Much thought has been expended, and ink spilled, on the question of just where creativity comes from, and Johannes Brahms, the composer of one of today’s anthems, is confident and clear that it emanates from outside of himself. Following the example of Bach (whom he idolised, and to whose some compare his genius) he dwelt much more in the category of humble craftsman than anointed artist (itself another paradigm well-known in the musical world of the late 19th century).

I find composer interviewers (especially when one extends the term ‘composer’ to include modern songwriters of many genres) often seem obsessed with this question, and the culture likes to place the source of inspiration squarely on the shoulders of the artist. Though like Newton who conceded “seeing further by standing on the shoulders of giants,” they are often effusive in acknowledging the support and influence of others, artists seem mostly happy with this view. Composers of sacred music on the other hand (with Brahms as a famously, although perhaps complexly atheistic outlier) tend to depart from it.

Stay with me here: Canada’s first Grey Cup game was not the only news of 1909: on January 24th a few blocks south of where, and a few months before, that historic game would be played, Rosedale Presbyterian Church met for its first service of public worship.

In honour of this 111th anniversary, Brahms’ beautiful setting of a few verses of Psalm 84 (a scripture passage long associated with church dedication and celebration) is offered in today’s service. It forms the brief central movement of his sacred masterpiece, Ein Deutches Requiem, the seven movements of which will all gradually appear in our services throughout this winter and spring.

It seems obvious that a worldview including an ultimate Creator would make one tend to ascribe the gift of creativity outside of oneself, and indeed to that Creator. Indeed Rosedale Presbyterian Church itself, despite its considerable achievements in over a century of ministry prefers to think of the grace of gifts it has received. But what, then are we to make of Brahms?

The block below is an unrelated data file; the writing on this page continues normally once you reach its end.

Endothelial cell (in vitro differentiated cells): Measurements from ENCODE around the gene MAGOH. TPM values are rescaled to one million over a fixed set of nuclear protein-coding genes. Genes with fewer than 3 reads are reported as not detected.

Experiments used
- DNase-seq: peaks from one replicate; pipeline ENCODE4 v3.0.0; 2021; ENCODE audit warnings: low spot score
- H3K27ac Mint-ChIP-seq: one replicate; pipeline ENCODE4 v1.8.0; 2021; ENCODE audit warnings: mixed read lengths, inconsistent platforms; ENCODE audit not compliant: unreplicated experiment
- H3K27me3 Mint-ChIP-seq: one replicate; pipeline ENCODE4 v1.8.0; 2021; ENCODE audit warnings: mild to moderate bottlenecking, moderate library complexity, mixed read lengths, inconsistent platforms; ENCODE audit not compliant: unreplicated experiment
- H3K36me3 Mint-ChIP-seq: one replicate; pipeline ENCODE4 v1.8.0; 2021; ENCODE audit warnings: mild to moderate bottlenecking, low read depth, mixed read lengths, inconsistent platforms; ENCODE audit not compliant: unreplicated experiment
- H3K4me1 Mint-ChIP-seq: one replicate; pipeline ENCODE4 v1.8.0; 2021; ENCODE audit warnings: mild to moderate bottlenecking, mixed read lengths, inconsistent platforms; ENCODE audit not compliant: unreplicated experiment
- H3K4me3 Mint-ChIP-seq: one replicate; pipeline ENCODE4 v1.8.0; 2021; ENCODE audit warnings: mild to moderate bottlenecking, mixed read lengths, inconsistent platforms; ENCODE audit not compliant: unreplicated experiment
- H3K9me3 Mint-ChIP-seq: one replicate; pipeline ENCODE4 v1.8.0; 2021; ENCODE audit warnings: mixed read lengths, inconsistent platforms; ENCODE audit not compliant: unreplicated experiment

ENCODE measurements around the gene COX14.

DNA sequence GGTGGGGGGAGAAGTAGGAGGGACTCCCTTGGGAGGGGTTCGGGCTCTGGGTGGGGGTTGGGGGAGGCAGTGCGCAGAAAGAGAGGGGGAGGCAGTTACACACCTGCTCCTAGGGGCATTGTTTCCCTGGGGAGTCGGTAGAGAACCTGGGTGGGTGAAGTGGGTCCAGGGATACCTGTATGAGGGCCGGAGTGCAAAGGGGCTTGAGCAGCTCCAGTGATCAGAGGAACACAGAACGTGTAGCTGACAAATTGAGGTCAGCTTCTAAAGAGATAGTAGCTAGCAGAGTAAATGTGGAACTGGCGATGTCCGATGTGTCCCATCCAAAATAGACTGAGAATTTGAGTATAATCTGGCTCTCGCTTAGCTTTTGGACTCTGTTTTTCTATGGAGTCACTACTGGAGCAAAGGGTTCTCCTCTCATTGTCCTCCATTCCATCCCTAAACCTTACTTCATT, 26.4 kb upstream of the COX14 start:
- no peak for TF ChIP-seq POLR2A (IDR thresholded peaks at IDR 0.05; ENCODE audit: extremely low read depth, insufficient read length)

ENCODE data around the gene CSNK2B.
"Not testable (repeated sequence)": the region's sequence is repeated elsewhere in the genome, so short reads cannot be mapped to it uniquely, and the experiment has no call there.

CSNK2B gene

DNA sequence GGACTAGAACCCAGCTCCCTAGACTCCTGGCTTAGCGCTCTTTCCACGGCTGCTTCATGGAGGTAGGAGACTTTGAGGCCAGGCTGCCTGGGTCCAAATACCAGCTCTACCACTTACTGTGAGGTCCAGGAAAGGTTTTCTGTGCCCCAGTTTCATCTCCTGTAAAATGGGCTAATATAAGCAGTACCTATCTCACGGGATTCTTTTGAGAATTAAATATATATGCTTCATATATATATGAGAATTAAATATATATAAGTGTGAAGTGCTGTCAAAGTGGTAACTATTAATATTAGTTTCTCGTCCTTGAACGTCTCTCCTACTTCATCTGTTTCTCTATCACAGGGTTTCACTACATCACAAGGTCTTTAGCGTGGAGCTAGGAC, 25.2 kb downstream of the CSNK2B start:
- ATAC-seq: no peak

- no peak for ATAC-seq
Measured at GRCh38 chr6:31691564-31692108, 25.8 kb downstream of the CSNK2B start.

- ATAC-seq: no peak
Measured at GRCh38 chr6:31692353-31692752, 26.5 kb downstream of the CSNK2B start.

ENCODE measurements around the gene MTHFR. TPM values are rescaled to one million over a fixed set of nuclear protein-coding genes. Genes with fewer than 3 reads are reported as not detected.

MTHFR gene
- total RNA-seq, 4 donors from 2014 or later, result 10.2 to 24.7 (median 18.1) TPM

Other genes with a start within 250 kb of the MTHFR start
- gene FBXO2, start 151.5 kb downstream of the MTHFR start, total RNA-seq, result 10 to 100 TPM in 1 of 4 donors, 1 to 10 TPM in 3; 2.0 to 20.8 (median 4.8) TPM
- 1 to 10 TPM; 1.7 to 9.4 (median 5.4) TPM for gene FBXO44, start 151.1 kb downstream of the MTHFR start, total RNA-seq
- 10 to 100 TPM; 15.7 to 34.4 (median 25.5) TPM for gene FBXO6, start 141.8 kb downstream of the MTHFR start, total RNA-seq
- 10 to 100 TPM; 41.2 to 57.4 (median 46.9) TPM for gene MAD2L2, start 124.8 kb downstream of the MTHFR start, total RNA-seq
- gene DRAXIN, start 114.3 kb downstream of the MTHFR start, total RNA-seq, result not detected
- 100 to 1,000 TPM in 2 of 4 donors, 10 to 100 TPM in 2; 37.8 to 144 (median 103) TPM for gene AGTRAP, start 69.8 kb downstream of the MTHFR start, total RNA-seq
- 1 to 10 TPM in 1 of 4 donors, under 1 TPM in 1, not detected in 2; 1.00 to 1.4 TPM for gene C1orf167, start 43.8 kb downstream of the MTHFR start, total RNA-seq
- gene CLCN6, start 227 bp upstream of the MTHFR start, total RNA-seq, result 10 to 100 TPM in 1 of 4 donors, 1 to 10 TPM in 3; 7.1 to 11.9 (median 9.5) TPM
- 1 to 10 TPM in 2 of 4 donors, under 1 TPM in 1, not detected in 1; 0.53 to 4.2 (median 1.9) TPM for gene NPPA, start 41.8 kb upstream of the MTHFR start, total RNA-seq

Brahms would never up to his death in 1896 be any clearer on from just where, if not from God, the gift of inspiration flows. But one notes it was gradually premiered from 1866-1868 (five movements in Vienna, six in Leipzig and finally seven in Bremen) – it was a sort of ‘revelation.’ If despite Brahms’ insistence, it was indeed somehow God that led him gradually to its final form, and especially the completing fifth movement with soprano solo dedicated to his late mother who had died back in 1865, it seems as though the journey may have continued to his Opus 122 choral preludes for organ on Lutheran hymns, his final compositions before he died.


The Unity Light – RPC Music Notes, Sun 19 Jan 2020

The Amen from Bach’s Advent Cantata BWV 61 “Now come, saviour of the nations” is based not on that tune, but on the Epiphany Hymn “How brightly shines the Morning Star.”

It is no coincidence that, around the world, festivals of light like Christmas, Hanukkah, Divali, Kwanzaa (and many more) cluster around the time of the winter solstice – the emerging return of light to a world that has descended into darkness.

Epiphany, both the 6th of January and the following season, ends the classical twelve days of Christmas. Along with its traditional focus on the learned Magi from eastern lands who seek a newborn king in Palestine, another icon has emerged in the themography and music of Christian Worship – the star that led them on their journey, and more broadly the image of light as antidote not just to darkness, but to a host of other woes (including, but not limited to, evil, ignorance, paganism and atheism).